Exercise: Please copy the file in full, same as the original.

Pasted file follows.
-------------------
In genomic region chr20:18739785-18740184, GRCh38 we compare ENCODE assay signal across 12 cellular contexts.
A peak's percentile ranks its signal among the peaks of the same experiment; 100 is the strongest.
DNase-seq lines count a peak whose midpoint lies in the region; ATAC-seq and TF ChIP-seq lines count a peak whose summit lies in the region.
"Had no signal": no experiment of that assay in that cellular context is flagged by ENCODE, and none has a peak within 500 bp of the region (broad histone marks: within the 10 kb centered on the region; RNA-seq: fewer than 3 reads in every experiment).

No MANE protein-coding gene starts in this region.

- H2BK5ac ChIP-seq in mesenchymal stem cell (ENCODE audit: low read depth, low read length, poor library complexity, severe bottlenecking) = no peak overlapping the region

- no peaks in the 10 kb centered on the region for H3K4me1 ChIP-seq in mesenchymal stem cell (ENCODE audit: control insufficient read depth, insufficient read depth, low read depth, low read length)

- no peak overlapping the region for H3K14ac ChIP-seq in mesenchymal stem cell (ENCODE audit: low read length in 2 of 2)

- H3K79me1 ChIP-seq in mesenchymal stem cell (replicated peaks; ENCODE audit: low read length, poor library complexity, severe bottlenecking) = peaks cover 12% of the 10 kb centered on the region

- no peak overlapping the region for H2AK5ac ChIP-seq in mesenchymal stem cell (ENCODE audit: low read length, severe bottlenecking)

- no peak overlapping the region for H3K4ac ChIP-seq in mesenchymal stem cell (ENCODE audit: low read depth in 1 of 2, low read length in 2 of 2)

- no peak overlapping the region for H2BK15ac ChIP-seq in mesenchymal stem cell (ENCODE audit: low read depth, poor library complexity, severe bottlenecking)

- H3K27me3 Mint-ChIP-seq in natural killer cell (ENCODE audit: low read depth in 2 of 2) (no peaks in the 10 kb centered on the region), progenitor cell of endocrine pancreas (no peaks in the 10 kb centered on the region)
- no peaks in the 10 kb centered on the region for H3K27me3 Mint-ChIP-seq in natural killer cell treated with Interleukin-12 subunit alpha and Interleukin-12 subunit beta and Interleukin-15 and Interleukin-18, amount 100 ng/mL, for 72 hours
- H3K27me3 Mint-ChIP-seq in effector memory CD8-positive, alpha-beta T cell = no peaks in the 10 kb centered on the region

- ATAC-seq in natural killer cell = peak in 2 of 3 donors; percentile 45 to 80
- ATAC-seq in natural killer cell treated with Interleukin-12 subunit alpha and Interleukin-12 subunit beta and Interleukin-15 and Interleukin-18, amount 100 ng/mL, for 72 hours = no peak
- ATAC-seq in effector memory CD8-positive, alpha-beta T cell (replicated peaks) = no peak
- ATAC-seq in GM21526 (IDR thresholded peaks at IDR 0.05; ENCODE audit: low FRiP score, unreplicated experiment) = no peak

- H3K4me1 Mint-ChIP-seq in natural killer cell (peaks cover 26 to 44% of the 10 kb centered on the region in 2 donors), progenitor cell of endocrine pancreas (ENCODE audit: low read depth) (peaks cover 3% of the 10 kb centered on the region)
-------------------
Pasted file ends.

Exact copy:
In genomic region chr20:18739785-18740184, GRCh38 we compare ENCODE assay signal across 12 cellular contexts.
A peak's percentile ranks its signal among the peaks of the same experiment; 100 is the strongest.
DNase-seq lines count a peak whose midpoint lies in the region; ATAC-seq and TF ChIP-seq lines count a peak whose summit lies in the region.
"Had no signal": no experiment of that assay in that cellular context is flagged by ENCODE, and none has a peak within 500 bp of the region (broad histone marks: within the 10 kb centered on the region; RNA-seq: fewer than 3 reads in every experiment).

No MANE protein-coding gene starts in this region.

- H2BK5ac ChIP-seq in mesenchymal stem cell (ENCODE audit: low read depth, low read length, poor library complexity, severe bottlenecking) = no peak overlapping the region

- no peaks in the 10 kb centered on the region for H3K4me1 ChIP-seq in mesenchymal stem cell (ENCODE audit: control insufficient read depth, insufficient read depth, low read depth, low read length)

- no peak overlapping the region for H3K14ac ChIP-seq in mesenchymal stem cell (ENCODE audit: low read length in 2 of 2)

- H3K79me1 ChIP-seq in mesenchymal stem cell (replicated peaks; ENCODE audit: low read length, poor library complexity, severe bottlenecking) = peaks cover 12% of the 10 kb centered on the region

- no peak overlapping the region for H2AK5ac ChIP-seq in mesenchymal stem cell (ENCODE audit: low read length, severe bottlenecking)

- no peak overlapping the region for H3K4ac ChIP-seq in mesenchymal stem cell (ENCODE audit: low read depth in 1 of 2, low read length in 2 of 2)

- no peak overlapping the region for H2BK15ac ChIP-seq in mesenchymal stem cell (ENCODE audit: low read depth, poor library complexity, severe bottlenecking)

- H3K27me3 Mint-ChIP-seq in natural killer cell (ENCODE audit: low read depth in 2 of 2) (no peaks in the 10 kb centered on the region), progenitor cell of endocrine pancreas (no peaks in the 10 kb centered on the region)
- no peaks in the 10 kb centered on the region for H3K27me3 Mint-ChIP-seq in natural killer cell treated with Interleukin-12 subunit alpha and Interleukin-12 subunit beta and Interleukin-15 and Interleukin-18, amount 100 ng/mL, for 72 hours
- H3K27me3 Mint-ChIP-seq in effector memory CD8-positive, alpha-beta T cell = no peaks in the 10 kb centered on the region

- ATAC-seq in natural killer cell = peak in 2 of 3 donors; percentile 45 to 80
- ATAC-seq in natural killer cell treated with Interleukin-12 subunit alpha and Interleukin-12 subunit beta and Interleukin-15 and Interleukin-18, amount 100 ng/mL, for 72 hours = no peak
- ATAC-seq in effector memory CD8-positive, alpha-beta T cell (replicated peaks) = no peak
- ATAC-seq in GM21526 (IDR thresholded peaks at IDR 0.05; ENCODE audit: low FRiP score, unreplicated experiment) = no peak

- H3K4me1 Mint-ChIP-seq in natural killer cell (peaks cover 26 to 44% of the 10 kb centered on the region in 2 donors), progenitor cell of endocrine pancreas (ENCODE audit: low read depth) (peaks cover 3% of the 10 kb centered on the region)